Konrad Hinsen's Blog

Posts tagged computational science

The structure and interpretation of scientific models, part 2

In my last post, I have discussed the two main types of scientific models: empirical models, also called descriptive models, and explanatory models. I have also emphasized the crucial role of equations and specifications in the formulation of explanatory models. But my description of scientific models in that post left aside a very important aspect: on a more fundamental level, all models are stories.

The structure and interpretation of scientific models

It is often said that science rests on two pillars, experiment and theory. Which has lead some to propose one or two additional pillars for the computing age: simulation and data analysis. However, the real two pillars of science are observations and models. Observations are the input to science, in the form of numerous but incomplete and imperfect views on reality. Models are the inner state of science. They represent our current understanding of reality, which is necessarily incomplete and imperfect, but understandable and applicable. Simulation and data analysis are tools for interfacing and thus comparing observations and models. They don’t add new pillars, but transforms both of them. In the following, I will look at how computing is transforming scientific models.

The rise of community-owned monopolies

One question I have been thinking about in the context of reproducible research is this: Why is all stable software technology old, and all recent technology fragile? Why is it easier to run 40-year-old Fortran code than ten-year-old Python code? A hypothesis that comes to mind immediately is growing code complexity, but I’d expect this to be an amplifier rather than a cause. In this pose, I will look at another candidate: the dominance of Open Source communities in the development of scientific software.

Pharo year one

It’s the season when everyone writes about the past year, or even the past decade for a year number ending in 9. I’ll make a modest contribution by summarizing my experience with Pharo after one year of using it for projects of my own.

The computational notebook of the future (part 2)

A while ago I wrote about my ideas for a successor of today’s computational notebooks. Since then I have made some progress on a prototype implementation, which is the topic of this post. Again I have made a companion screencast so that you can get a better idea of how all this works in practice.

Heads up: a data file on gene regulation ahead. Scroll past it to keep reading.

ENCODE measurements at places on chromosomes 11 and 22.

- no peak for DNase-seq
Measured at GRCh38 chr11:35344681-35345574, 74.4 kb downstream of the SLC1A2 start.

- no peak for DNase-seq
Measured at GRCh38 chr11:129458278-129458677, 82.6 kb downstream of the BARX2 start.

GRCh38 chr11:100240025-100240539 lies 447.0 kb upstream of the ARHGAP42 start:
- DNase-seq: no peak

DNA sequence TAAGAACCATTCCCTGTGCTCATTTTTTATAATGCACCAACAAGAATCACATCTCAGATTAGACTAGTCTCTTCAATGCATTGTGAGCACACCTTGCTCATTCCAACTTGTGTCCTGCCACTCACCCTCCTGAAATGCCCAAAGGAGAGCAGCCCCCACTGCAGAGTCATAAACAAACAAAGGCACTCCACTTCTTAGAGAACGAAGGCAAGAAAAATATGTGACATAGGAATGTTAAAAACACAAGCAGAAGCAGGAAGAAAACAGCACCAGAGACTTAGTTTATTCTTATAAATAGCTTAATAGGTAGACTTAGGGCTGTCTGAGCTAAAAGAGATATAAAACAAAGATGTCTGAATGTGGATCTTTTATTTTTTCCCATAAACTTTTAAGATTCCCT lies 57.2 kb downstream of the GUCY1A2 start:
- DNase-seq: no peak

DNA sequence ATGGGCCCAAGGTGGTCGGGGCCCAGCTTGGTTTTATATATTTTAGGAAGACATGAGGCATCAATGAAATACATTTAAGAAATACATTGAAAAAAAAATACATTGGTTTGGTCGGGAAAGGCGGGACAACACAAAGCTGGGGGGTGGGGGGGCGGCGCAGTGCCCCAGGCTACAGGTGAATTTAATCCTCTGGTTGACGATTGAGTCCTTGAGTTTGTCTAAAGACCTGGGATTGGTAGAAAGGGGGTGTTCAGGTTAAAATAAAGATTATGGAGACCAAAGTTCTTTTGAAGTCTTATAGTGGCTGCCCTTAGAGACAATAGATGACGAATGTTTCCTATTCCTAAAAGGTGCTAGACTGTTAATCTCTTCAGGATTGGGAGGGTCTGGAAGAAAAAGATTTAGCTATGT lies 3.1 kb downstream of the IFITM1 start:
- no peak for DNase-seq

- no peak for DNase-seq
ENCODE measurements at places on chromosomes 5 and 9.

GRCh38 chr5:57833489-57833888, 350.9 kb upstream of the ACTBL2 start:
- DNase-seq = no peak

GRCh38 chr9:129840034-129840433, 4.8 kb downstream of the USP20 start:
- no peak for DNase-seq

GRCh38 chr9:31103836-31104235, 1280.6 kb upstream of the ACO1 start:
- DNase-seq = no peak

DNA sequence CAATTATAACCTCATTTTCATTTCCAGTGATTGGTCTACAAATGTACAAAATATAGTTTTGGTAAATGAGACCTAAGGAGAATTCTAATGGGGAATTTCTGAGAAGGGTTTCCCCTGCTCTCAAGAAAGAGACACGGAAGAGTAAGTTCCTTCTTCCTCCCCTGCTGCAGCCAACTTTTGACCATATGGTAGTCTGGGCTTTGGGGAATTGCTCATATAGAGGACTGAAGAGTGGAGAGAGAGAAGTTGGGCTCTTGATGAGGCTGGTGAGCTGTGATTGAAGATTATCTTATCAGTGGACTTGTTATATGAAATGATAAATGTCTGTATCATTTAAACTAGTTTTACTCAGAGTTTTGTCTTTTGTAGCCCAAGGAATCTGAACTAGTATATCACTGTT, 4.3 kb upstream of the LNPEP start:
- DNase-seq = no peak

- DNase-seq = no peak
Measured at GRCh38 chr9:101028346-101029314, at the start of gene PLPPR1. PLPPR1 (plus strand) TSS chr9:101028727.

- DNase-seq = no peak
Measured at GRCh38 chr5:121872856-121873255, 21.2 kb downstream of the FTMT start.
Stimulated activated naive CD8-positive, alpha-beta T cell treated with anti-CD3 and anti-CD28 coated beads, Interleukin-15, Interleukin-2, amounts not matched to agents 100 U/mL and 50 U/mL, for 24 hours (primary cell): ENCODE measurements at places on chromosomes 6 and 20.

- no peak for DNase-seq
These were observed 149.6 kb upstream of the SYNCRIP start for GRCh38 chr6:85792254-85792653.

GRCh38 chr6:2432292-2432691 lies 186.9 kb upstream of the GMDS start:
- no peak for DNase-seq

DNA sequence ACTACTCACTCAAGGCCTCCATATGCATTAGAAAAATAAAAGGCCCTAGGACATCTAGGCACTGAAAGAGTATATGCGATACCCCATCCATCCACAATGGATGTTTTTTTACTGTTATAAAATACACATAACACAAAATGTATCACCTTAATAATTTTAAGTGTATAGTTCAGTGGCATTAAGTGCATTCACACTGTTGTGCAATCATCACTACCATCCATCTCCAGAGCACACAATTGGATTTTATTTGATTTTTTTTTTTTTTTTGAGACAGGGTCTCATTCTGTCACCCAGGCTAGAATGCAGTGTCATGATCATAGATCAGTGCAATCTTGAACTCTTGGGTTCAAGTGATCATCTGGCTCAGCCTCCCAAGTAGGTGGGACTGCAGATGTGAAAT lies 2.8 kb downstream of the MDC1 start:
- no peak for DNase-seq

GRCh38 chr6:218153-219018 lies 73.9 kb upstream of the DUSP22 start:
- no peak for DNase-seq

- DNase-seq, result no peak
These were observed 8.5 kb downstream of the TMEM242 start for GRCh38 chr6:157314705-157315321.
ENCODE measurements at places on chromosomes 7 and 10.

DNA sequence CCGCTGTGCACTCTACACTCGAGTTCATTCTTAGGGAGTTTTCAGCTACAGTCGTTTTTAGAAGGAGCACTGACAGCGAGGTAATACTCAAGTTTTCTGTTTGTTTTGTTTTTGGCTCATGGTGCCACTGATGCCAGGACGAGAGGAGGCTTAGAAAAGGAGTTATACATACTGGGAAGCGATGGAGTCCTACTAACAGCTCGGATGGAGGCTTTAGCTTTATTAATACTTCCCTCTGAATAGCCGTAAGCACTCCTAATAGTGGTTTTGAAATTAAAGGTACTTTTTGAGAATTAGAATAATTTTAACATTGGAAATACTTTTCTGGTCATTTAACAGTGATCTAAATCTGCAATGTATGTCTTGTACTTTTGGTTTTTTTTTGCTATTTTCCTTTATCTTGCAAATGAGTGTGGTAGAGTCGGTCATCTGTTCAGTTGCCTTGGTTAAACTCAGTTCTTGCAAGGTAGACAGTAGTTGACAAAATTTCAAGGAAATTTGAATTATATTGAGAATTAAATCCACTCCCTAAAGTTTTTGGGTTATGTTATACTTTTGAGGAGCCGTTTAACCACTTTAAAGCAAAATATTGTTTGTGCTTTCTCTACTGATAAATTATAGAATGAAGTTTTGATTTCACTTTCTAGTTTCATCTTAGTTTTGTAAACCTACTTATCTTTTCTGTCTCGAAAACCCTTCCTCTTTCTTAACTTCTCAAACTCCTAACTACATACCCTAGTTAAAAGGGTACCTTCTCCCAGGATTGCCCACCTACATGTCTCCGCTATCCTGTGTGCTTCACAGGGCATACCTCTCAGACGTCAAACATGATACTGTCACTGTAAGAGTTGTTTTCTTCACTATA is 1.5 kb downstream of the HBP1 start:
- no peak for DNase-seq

The computational notebook of the future

Regular readers of this blog may have noticed that I am not very happy with today’s state of computational notebooks, such as they were pioneered by Mathematica and popularized by more recent free incarnations such as Jupyter, R markdown, or Emacs/OrgMode. In this post and the accompanying screencast (my first one!), I will explain what I dislike about today’s notebooks, and how I think we can do better.

Exploring Pharo

One of the more interesting things I have been playing with recently is Pharo, a modern descendent of Smalltalk. This is a summary of my first impressions after using it on a small (and unfinished) project, for which it might actually turn out to be very helpful.

Knowledge distillation in computer-aided research

There is an important and ubiquitous process in scientific research that scientists never seem to talk about. There isn’t even a word for it, as far as I now, so I’ll introduce my own: I’ll call it knowledge distillation.

In today’s scientific practice, there are two main variants of this process, one for individual research studies and one for managing the collective knowledge of a discipline. I’ll briefly present both of them, before coming to the main point of this post, which is the integration of digital knowledge, and in particular software, into the knowledge distillation process.

Literate computational science

Since the dawn of computer programming, software developers have been aware of the rapidly growing complexity of code as its size increases. Keeping in mind all the details in a few hundred lines of code is not trivial, and understanding someone else’s code is even more difficult because many higher-level decisions about algorithms and data structures are not visible unless the authors have carefully documented them and keep those comments up to date.

Scientific software is different from lab equipment

My most recent paper submission (preprint available) is about improving the verifiability of computer-aided research, and contains many references to the related subject of reproducibility. A reviewer asked the same question about all these references: isn’t this the same as for experiments done with lab equipment? Is software worse? I think the answers are of general interest, so here they are.